■ Ford Mustang Bullitt revives a star of the screen for the street
A 50th anniversary edition of the Bullitt Mustang was Ford’s surprise reveal at its conference last night.
The brand kicked off the North American International Auto Show with the car designed to honour its predecessor, which was made famous by Steve McQueen in the film of the same name.
McQueen’s actress granddaughter, Molly, introduced the new Mustang Bullitt — complete with characteristic Highland Green paint — to the crowds alongside the original, one of only two Bullit Mustangs from 1968.
‘This new Bullitt is, as Steve McQueen was, effortlessly cool’
To meet the performance credentials expected of a big-screen star, the new car is equipped with a retuned version of the standard car’s 5.0-litre V8 engine that will deliver at least 468bhp and 650Nm of torque. This makes it even more powerful than the latest Mustang GT by 14bhp, while its top speed is 8mph higher, too.
Featuring a manual transmission with a white cue ball shift knob as a nod to the original, it’s as raucous as a modern Mustang can be thanks to an active valve performance exhaust system, modified to give the car a signature sound.
A nod to other design features of the film car have also been included but with some modern luxuries, such as a heated leather steering wheel and a 12-inch all-digital LCD instrument cluster. The latter matches the one introduced on the 2018 Mustang, but with a unique Bullitt welcome screen that starts in green with an image of the car rather than the pony logo. Most noticeably, the front end has been debadged, removing the identifying silver Mustang.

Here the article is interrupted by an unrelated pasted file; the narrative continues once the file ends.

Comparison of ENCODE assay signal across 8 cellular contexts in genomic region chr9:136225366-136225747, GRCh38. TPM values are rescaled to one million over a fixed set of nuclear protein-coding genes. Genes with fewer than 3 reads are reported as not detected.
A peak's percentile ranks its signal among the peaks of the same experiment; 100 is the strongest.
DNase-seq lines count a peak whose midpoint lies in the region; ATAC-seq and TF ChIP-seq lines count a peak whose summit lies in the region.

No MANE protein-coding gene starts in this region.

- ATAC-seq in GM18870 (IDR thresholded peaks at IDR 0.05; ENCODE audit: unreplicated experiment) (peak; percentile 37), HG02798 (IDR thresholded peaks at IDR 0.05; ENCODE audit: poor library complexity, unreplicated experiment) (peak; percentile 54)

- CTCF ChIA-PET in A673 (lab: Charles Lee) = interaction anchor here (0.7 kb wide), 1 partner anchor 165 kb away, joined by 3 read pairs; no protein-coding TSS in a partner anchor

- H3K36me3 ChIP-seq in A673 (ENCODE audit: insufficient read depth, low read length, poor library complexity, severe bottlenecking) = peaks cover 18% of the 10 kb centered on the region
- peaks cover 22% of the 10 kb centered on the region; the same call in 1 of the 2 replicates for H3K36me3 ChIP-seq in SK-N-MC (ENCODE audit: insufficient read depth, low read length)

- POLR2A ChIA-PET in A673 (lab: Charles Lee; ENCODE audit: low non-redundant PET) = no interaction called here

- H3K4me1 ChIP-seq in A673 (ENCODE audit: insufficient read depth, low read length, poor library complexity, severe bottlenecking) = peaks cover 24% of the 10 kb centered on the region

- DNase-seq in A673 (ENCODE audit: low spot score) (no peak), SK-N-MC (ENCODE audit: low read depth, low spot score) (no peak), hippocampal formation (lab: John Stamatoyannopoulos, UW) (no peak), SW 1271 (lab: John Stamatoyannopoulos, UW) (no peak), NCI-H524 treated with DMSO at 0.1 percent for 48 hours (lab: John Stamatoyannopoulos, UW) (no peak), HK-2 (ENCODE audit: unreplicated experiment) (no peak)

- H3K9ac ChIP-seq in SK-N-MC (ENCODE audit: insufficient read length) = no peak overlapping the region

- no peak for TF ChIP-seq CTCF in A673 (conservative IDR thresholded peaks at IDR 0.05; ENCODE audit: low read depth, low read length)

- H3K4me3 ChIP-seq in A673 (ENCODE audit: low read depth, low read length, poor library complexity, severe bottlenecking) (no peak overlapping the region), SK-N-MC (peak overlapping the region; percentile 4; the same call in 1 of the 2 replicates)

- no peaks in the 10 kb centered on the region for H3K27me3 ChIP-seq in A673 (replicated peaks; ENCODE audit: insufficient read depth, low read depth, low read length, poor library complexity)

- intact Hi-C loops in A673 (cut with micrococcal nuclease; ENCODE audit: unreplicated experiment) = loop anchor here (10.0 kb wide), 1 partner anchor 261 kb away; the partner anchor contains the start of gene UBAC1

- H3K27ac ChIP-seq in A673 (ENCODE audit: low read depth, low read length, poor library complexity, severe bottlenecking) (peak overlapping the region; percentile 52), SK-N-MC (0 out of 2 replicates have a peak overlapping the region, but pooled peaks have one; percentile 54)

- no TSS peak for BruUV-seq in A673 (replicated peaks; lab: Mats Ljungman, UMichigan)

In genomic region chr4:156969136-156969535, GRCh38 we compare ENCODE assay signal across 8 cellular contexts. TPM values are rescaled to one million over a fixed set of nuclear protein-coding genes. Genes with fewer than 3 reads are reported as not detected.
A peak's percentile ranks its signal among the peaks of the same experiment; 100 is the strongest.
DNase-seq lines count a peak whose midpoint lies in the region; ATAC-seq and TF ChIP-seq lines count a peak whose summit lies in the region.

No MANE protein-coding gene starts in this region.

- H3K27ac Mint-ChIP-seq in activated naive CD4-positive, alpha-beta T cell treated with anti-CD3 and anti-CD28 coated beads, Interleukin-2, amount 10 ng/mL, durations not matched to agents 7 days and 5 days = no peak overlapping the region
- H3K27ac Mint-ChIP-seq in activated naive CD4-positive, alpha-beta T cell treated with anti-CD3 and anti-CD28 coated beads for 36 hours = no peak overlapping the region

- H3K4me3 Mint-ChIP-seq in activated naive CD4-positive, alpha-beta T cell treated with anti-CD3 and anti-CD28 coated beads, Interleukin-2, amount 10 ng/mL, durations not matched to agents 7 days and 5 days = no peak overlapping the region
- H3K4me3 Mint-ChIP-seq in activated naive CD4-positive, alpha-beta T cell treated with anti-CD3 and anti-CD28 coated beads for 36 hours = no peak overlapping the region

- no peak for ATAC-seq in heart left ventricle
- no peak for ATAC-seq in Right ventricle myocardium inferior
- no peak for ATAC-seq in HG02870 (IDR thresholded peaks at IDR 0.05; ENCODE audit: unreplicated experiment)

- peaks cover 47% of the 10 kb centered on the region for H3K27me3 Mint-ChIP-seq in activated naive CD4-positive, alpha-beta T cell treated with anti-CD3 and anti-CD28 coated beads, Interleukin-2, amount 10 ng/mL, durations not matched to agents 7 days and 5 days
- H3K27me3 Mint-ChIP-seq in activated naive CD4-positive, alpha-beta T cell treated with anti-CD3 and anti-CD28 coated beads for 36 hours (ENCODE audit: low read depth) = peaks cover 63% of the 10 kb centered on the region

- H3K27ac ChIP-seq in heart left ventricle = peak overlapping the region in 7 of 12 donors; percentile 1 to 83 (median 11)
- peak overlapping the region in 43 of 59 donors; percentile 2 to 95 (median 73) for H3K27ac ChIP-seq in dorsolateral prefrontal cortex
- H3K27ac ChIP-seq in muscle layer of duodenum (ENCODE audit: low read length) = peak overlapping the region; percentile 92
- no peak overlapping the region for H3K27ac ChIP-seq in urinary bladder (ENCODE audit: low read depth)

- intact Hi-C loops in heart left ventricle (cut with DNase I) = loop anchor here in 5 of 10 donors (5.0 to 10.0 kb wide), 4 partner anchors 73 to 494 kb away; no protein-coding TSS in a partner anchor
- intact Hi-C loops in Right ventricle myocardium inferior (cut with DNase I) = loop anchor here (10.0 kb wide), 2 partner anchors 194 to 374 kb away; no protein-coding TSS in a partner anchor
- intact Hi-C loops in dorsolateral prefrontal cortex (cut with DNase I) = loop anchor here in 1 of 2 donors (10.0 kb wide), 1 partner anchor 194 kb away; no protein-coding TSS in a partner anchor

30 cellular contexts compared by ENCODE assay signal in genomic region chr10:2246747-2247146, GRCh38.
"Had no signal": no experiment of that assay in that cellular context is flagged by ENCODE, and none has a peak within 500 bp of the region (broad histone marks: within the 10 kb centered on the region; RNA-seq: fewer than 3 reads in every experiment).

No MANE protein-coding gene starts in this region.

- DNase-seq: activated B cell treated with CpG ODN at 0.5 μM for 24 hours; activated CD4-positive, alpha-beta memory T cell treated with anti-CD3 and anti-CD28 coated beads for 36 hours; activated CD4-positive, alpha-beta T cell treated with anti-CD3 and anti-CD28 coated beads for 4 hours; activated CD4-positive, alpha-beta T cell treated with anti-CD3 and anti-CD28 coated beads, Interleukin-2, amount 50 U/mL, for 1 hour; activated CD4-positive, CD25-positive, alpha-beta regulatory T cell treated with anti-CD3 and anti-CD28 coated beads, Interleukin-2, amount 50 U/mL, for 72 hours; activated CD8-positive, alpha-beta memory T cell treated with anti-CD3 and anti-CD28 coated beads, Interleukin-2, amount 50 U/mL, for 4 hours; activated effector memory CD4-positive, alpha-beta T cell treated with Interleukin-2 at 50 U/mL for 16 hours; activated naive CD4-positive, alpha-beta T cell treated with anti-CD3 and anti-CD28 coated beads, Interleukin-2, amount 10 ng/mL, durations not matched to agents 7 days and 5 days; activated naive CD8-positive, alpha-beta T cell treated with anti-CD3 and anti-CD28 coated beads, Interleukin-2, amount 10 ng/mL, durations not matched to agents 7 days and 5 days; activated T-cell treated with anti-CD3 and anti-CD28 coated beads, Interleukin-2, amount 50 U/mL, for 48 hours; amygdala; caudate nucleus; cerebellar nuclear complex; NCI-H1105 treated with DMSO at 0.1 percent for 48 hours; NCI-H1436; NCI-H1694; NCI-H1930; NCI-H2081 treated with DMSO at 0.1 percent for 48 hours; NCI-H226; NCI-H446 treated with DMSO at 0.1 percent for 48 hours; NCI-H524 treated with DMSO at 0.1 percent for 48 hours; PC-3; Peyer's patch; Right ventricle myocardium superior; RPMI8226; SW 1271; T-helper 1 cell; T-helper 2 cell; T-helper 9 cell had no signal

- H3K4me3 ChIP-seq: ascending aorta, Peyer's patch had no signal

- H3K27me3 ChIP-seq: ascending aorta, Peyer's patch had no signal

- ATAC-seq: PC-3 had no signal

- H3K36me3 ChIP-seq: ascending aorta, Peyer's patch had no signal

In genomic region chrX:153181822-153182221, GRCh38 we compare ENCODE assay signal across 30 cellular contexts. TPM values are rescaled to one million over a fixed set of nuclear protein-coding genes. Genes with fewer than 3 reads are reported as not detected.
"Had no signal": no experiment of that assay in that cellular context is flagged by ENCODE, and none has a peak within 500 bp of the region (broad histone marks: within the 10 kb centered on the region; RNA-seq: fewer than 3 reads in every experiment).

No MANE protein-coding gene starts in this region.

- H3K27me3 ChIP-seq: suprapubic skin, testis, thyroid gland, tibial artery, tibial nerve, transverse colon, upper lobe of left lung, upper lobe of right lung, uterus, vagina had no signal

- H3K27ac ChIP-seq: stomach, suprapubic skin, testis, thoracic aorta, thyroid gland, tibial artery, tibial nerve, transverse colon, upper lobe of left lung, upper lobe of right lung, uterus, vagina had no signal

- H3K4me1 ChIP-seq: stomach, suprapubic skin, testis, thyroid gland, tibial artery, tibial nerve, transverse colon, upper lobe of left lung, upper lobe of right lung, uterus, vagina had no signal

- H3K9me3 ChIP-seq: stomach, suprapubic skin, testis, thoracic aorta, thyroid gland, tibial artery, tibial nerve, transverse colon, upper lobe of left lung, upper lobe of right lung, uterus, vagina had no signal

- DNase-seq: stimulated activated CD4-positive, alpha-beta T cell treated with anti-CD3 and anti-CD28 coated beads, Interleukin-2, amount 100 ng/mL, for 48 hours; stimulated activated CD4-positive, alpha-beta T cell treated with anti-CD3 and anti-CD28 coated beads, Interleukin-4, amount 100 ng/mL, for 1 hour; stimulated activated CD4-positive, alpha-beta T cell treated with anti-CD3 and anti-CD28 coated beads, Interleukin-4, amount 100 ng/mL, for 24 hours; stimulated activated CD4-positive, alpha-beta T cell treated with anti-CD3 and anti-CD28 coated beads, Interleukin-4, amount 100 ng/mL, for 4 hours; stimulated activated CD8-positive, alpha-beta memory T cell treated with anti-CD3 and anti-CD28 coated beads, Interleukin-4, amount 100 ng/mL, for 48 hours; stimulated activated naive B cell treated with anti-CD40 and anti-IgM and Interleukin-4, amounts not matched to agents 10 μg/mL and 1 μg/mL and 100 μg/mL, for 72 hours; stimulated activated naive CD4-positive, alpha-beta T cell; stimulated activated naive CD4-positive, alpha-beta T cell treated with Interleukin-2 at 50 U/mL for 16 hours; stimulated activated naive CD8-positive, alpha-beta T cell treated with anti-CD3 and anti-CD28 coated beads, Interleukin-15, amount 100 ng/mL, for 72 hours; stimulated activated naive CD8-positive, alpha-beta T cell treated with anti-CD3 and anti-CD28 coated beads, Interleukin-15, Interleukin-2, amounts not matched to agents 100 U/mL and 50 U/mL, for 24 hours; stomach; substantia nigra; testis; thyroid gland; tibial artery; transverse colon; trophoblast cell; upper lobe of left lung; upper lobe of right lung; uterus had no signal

Darrell Behmer, Mustang chief designer, said: ‘This new Bullitt is, as Steve McQueen was, effortlessly cool. As a designer, it’s my favourite Mustang — devoid of stripes, spoilers and badges. It doesn’t need to scream about anything, it’s just cool.’
It’s unknown if any Mustang Bullitts will be allocated to the UK or how many of this special edition car will be produced.
■ Nearly half of British motorists admit to being middle-lane hoggers
Less than a quarter of UK drivers stick to the inside lane of a motorway, it has been revealed.
Data collected by insurance firm Direct Line, which analysed more than 70 hours of motorway footage, found that drivers ‘blatantly’ ignored the Highway Code, which states: ‘You should always drive in the left-hand lane when the road ahead is clear.’
A poll by the car insurance firm found that just 23 per cent of motorists said they followed the rule, and 43 per cent admitted to driving in the middle lane despite the inside lane being free. Meanwhile, nearly half of the 2,004 people polled (49 per cent) said they weren’t even aware that they could be prosecuted for the offence.
‘Millions of drivers risk prosecution by travelling in the middle and outside lanes when the inside lanes are entirely clear’
Careless driving is punishable by a £100 on the spot fine by the police. In the most extreme cases, drivers can also be prosecuted, which could see them hit with between three and nine points on their driving licence and fine of up to 175 per cent of their weekly income.
Direct Line director of car insurance, Rob Miles, said: ‘Our analysis of traffic flows shows that millions of drivers risk prosecution by travelling in the middle and outside lanes when the inside lanes are entirely clear.
‘It’s important that we increase awareness of the rules and penalties, primarily because they exist to keep road users safe, but also because drivers face serious fines and endorsements that will stay on their record for four years.